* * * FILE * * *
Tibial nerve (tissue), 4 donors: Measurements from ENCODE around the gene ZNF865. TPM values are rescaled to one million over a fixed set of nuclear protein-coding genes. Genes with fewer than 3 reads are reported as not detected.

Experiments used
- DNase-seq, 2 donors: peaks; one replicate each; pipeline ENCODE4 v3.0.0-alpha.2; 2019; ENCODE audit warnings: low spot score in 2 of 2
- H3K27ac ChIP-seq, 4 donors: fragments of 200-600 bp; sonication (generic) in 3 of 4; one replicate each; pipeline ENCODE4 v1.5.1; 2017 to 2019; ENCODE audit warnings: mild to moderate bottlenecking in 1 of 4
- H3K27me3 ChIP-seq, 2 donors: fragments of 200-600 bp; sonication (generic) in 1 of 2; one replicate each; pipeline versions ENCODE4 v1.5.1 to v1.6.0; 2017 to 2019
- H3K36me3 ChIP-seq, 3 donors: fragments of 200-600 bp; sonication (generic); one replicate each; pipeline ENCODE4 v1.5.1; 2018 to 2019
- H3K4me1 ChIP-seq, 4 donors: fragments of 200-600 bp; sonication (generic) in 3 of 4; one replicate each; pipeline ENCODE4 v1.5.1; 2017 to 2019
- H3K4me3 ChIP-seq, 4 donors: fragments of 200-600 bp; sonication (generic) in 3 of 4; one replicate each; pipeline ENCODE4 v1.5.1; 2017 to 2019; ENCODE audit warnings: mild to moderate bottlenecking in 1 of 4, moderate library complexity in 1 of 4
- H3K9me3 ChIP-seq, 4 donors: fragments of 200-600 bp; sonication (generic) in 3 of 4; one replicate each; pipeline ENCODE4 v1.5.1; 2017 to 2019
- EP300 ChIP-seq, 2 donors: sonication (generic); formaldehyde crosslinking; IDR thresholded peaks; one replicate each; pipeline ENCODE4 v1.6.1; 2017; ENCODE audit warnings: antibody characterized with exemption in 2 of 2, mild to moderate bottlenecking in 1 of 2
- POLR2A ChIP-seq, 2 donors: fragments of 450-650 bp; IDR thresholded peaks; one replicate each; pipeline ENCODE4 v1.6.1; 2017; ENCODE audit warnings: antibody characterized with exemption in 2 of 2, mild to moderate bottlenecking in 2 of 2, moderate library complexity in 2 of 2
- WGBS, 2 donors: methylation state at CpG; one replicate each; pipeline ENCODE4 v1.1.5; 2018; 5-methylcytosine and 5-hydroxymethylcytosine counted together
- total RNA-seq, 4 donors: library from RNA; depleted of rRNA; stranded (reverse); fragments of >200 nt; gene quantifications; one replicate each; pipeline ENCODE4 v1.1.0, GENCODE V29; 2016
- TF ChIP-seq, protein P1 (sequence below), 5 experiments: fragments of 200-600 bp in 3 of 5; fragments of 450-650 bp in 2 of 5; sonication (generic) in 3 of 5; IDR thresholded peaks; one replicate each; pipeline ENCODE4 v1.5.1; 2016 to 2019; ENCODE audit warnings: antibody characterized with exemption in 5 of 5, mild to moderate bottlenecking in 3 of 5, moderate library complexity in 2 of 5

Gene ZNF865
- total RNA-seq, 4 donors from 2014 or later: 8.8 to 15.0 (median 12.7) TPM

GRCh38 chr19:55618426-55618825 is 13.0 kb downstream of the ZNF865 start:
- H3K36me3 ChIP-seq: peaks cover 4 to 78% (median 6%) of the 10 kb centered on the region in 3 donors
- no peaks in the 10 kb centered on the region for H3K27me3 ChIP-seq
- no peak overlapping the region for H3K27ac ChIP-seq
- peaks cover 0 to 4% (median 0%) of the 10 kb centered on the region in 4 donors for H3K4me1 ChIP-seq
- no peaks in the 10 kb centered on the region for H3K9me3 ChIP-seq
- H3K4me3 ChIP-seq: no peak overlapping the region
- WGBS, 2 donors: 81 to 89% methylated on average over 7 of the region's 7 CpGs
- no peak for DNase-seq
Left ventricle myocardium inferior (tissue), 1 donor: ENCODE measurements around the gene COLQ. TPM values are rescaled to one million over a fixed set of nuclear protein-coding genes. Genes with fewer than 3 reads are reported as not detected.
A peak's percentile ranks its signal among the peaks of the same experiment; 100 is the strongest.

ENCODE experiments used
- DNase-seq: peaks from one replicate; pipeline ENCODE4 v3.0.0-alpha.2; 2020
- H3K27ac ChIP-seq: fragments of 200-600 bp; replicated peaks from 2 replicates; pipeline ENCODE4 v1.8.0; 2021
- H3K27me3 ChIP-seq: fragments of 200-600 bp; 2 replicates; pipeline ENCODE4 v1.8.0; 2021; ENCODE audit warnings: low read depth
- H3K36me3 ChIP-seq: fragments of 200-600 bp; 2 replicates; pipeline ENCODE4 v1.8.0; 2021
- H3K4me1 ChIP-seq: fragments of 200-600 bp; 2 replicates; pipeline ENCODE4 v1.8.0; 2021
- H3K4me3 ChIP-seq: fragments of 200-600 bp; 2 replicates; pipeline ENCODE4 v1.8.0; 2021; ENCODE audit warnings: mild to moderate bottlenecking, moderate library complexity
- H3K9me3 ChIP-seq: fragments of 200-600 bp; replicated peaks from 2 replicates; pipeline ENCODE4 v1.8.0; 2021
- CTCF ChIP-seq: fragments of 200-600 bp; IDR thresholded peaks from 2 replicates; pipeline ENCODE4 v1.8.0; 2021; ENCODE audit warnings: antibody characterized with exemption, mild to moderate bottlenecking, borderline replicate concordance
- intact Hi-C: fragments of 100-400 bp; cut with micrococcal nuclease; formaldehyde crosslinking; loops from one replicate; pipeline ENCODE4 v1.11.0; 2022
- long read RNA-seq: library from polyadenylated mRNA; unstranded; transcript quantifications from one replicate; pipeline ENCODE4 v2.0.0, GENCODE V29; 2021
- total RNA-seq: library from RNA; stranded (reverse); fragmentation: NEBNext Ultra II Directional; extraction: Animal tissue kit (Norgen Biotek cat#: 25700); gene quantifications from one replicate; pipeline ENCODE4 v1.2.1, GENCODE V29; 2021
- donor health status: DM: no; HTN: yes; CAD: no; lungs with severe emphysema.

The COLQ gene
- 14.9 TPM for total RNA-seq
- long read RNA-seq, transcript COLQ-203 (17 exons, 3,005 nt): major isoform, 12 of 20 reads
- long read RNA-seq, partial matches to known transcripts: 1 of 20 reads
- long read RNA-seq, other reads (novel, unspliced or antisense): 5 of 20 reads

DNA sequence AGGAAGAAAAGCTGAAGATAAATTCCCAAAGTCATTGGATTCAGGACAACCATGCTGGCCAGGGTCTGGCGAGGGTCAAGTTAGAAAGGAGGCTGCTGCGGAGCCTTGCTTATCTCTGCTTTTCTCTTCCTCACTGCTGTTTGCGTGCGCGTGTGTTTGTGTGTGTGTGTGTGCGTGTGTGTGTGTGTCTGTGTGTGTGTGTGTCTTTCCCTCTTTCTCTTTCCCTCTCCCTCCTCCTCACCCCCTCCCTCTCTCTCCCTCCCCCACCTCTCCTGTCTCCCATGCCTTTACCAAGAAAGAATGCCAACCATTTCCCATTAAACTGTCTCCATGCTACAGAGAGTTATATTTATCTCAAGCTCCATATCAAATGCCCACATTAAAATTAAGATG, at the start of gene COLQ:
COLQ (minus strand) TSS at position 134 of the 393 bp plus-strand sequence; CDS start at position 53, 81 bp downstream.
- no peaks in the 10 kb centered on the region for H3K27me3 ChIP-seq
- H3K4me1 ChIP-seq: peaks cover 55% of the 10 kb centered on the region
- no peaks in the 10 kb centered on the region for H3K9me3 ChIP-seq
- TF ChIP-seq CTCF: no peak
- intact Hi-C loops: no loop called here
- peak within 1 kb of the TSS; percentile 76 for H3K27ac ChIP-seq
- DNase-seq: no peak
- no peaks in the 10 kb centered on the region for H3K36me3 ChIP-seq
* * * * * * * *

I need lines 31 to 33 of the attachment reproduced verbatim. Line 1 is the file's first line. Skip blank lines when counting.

- H3K27me3 ChIP-seq: fragments of 200-600 bp; 2 replicates; pipeline ENCODE4 v1.8.0; 2021; ENCODE audit warnings: low read depth
- H3K36me3 ChIP-seq: fragments of 200-600 bp; 2 replicates; pipeline ENCODE4 v1.8.0; 2021
- H3K4me1 ChIP-seq: fragments of 200-600 bp; 2 replicates; pipeline ENCODE4 v1.8.0; 2021